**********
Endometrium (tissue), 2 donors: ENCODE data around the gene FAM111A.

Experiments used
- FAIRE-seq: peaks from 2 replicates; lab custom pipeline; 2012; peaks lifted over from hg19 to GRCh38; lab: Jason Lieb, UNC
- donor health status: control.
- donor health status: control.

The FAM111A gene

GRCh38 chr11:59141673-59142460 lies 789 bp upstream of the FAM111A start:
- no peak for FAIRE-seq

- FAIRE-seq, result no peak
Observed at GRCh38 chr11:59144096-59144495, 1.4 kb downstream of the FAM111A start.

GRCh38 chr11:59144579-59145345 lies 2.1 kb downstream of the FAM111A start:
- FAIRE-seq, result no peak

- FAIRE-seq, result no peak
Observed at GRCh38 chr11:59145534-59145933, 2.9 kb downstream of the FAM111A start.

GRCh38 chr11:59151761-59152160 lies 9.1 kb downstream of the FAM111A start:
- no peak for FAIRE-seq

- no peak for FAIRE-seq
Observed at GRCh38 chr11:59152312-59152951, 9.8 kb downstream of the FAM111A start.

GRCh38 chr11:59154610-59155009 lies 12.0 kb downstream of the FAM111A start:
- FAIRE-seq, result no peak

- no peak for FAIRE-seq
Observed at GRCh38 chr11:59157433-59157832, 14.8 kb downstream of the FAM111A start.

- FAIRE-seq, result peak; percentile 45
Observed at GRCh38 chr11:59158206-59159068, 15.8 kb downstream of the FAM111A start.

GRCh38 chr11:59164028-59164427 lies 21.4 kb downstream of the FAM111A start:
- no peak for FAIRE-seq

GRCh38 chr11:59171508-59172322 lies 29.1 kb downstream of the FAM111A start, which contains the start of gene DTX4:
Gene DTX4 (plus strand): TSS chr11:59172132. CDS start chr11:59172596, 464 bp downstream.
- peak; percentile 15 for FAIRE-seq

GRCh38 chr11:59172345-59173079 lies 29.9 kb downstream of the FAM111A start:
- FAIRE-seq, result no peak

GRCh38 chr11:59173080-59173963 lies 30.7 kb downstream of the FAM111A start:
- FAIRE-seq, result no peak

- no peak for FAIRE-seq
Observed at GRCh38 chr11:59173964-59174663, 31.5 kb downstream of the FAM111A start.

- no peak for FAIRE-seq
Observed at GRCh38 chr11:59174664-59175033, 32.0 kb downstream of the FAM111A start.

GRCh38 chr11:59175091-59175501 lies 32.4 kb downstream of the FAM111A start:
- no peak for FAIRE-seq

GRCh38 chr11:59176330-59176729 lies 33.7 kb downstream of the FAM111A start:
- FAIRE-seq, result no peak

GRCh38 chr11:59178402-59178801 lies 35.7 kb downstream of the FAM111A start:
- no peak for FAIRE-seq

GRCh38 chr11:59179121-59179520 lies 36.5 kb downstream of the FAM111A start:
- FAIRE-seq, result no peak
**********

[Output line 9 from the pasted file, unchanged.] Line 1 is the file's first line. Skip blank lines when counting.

- FAIRE-seq, result no peak